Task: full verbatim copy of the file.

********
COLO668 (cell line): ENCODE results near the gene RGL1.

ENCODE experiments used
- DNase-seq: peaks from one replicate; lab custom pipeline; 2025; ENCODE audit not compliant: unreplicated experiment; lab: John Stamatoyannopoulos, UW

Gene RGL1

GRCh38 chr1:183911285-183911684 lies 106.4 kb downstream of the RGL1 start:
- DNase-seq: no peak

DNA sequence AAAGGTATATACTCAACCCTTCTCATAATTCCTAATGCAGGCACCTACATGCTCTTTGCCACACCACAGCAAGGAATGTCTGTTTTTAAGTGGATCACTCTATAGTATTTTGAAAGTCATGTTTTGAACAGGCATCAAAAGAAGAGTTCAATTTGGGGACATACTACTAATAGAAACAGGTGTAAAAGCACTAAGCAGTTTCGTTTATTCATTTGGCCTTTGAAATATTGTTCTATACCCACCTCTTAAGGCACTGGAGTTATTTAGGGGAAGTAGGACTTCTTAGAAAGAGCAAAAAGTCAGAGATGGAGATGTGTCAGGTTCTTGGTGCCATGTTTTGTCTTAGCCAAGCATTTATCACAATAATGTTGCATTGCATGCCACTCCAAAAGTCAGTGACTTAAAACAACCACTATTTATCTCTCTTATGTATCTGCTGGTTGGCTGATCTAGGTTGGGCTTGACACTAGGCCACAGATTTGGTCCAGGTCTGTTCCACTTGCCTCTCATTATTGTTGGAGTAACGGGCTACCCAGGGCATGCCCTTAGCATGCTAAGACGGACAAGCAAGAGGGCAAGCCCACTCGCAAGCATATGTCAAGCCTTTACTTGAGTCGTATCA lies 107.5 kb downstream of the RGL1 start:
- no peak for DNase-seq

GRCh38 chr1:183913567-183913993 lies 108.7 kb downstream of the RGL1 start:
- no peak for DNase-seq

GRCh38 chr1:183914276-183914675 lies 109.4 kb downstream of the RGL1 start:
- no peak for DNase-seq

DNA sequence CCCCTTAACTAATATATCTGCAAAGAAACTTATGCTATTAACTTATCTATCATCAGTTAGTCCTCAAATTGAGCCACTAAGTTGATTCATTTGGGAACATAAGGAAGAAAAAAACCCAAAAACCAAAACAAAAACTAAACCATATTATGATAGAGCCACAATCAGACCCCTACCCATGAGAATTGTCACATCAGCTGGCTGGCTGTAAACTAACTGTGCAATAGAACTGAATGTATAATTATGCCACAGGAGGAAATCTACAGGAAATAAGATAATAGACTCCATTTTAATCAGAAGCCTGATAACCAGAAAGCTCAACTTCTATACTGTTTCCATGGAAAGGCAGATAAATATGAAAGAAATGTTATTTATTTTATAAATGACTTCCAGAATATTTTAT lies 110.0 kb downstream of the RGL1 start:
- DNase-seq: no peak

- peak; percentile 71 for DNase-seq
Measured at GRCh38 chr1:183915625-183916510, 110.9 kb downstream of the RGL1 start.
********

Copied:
COLO668 (cell line): ENCODE results near the gene RGL1.

ENCODE experiments used
- DNase-seq: peaks from one replicate; lab custom pipeline; 2025; ENCODE audit not compliant: unreplicated experiment; lab: John Stamatoyannopoulos, UW

Gene RGL1

GRCh38 chr1:183911285-183911684 lies 106.4 kb downstream of the RGL1 start:
- DNase-seq: no peak

DNA sequence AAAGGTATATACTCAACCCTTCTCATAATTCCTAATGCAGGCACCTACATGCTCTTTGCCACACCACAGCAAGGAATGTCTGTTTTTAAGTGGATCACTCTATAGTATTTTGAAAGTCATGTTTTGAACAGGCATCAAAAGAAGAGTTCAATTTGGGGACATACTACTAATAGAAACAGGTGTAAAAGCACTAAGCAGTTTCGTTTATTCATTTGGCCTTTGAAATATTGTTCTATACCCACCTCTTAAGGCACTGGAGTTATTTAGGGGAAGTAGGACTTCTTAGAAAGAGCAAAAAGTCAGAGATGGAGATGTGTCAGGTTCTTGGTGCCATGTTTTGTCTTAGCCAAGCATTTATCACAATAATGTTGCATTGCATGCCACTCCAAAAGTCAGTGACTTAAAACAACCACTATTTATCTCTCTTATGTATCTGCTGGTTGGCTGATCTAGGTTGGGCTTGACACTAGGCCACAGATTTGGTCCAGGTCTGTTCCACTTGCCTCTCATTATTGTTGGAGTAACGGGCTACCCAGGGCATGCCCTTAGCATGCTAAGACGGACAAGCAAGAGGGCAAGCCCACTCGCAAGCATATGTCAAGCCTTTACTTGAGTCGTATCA lies 107.5 kb downstream of the RGL1 start:
- no peak for DNase-seq

GRCh38 chr1:183913567-183913993 lies 108.7 kb downstream of the RGL1 start:
- no peak for DNase-seq

GRCh38 chr1:183914276-183914675 lies 109.4 kb downstream of the RGL1 start:
- no peak for DNase-seq

DNA sequence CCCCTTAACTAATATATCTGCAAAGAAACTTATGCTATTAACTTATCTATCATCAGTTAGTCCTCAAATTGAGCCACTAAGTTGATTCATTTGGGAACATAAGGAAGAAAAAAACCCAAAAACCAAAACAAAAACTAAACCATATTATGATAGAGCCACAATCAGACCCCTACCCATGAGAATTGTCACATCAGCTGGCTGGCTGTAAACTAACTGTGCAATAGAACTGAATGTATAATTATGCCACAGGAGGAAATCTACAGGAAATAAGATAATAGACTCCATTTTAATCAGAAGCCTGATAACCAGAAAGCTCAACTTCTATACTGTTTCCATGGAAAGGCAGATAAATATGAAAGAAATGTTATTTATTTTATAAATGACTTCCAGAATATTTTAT lies 110.0 kb downstream of the RGL1 start:
- DNase-seq: no peak

- peak; percentile 71 for DNase-seq
Measured at GRCh38 chr1:183915625-183916510, 110.9 kb downstream of the RGL1 start.